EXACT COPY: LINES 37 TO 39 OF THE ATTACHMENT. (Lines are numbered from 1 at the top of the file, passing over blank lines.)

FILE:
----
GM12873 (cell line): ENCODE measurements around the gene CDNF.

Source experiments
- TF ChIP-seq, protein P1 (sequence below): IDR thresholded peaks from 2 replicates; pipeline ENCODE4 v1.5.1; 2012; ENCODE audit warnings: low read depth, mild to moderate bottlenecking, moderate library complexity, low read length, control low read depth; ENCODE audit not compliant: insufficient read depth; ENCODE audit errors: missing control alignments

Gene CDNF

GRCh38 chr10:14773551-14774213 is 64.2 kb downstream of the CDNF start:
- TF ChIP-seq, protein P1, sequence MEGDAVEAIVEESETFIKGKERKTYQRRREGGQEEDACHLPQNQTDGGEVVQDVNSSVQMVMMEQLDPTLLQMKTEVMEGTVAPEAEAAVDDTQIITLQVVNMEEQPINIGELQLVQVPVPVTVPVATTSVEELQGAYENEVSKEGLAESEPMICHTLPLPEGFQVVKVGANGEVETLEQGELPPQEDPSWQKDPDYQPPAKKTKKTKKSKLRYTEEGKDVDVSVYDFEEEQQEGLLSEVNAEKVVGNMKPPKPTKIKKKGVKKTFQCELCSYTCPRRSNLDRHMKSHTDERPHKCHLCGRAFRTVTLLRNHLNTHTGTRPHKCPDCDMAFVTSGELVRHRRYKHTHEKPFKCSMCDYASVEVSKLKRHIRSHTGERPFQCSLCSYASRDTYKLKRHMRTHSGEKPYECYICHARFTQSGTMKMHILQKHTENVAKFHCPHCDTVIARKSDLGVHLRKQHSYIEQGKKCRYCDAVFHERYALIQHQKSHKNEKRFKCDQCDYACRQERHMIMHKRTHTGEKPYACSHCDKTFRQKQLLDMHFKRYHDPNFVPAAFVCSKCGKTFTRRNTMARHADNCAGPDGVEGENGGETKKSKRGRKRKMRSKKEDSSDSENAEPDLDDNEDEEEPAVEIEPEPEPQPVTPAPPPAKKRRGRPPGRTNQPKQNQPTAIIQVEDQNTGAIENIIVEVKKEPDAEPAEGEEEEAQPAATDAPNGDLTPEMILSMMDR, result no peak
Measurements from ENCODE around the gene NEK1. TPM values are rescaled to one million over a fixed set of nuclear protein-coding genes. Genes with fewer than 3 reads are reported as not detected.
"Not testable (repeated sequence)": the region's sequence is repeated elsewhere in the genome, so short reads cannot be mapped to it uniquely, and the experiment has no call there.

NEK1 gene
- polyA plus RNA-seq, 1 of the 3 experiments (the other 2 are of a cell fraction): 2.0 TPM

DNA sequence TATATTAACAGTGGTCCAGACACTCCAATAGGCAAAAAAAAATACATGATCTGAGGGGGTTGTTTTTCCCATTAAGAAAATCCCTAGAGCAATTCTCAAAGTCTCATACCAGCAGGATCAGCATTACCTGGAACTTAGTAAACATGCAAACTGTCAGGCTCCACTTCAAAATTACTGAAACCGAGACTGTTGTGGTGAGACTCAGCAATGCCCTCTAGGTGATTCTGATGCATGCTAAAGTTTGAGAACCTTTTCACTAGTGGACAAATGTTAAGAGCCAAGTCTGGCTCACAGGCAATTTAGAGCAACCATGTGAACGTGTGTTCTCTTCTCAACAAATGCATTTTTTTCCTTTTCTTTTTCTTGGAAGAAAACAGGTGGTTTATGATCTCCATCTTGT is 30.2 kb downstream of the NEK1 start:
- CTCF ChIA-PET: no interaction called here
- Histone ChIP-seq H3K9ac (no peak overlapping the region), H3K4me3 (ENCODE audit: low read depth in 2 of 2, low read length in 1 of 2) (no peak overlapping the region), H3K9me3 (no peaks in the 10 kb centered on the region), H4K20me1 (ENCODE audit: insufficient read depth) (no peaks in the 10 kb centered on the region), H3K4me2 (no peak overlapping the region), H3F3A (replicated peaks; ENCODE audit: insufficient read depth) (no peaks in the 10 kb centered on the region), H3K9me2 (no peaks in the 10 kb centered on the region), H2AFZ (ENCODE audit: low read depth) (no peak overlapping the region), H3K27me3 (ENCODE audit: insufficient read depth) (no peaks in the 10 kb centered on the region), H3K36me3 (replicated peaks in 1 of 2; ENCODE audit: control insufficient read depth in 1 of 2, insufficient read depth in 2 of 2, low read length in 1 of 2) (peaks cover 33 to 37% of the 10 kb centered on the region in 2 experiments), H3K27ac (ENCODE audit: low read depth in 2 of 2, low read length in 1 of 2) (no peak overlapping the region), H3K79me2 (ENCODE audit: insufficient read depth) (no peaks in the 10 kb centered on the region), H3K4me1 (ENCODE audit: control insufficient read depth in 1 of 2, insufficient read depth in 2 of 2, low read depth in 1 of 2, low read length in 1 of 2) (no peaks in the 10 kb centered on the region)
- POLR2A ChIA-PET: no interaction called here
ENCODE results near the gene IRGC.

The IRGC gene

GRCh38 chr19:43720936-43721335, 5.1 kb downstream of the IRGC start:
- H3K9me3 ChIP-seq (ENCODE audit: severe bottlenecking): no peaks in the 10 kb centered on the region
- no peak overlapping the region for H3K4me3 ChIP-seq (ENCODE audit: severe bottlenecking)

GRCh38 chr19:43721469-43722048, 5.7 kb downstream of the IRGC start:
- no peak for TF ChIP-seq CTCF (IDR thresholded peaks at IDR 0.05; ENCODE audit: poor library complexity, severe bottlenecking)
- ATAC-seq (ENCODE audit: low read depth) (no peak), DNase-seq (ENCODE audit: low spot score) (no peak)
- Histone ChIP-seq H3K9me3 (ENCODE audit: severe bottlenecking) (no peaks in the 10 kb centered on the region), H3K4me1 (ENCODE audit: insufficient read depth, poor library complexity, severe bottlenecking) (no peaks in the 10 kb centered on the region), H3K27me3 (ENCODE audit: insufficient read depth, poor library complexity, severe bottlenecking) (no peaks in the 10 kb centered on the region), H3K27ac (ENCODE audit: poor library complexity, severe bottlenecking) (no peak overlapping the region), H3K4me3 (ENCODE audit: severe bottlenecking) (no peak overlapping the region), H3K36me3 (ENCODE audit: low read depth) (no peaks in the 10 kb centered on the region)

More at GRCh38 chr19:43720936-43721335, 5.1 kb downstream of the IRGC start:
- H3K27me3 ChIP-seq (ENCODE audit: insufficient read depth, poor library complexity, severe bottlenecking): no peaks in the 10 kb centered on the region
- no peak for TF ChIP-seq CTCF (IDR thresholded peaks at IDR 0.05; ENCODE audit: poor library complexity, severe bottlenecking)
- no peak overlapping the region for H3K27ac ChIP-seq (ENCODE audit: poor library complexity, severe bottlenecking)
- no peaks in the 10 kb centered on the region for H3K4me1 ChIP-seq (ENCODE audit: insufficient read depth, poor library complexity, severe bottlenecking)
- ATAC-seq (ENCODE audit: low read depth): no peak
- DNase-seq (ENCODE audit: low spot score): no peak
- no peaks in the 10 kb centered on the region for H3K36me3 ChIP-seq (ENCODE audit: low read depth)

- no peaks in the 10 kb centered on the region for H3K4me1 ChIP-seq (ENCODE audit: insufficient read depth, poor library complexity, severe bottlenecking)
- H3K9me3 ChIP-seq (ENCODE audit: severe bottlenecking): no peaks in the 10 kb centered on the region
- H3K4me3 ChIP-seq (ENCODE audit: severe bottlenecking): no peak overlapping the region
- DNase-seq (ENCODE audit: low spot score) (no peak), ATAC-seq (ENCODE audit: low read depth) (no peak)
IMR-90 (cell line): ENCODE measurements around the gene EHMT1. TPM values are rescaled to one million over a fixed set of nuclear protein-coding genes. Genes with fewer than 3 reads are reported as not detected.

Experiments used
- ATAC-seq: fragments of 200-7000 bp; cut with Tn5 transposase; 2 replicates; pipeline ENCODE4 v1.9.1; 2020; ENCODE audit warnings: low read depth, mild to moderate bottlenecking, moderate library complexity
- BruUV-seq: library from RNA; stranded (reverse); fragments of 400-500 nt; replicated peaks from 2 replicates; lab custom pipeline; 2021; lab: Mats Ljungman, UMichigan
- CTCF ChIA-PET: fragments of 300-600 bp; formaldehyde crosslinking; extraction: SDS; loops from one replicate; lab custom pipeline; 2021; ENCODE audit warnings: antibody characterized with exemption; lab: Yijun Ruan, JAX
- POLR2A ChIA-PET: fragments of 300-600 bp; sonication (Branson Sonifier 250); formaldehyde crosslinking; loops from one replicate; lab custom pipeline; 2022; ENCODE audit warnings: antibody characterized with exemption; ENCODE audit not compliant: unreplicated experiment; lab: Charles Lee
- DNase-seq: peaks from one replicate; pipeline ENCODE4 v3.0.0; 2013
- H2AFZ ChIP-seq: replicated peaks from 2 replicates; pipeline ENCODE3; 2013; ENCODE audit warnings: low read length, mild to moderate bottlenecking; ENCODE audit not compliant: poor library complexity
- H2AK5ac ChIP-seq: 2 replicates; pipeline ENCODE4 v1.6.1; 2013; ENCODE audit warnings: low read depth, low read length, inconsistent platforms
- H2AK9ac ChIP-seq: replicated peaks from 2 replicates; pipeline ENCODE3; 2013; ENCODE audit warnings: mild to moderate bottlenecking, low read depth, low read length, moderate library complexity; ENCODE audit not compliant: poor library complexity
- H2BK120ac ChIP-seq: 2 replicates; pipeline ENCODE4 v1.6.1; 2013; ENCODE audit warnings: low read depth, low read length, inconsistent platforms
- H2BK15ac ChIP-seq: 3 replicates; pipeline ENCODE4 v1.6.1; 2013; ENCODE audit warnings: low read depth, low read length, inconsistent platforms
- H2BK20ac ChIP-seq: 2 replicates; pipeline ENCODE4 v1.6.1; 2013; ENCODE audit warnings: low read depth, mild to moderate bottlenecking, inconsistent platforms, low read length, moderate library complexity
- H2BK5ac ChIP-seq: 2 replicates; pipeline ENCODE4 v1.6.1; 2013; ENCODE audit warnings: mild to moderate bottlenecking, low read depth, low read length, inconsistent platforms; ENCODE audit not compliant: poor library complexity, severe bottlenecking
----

Experiments used
- ATAC-seq: fragments of 200-7000 bp; cut with Tn5 transposase; 2 replicates; pipeline ENCODE4 v1.9.1; 2020; ENCODE audit warnings: low read depth, mild to moderate bottlenecking, moderate library complexity
- BruUV-seq: library from RNA; stranded (reverse); fragments of 400-500 nt; replicated peaks from 2 replicates; lab custom pipeline; 2021; lab: Mats Ljungman, UMichigan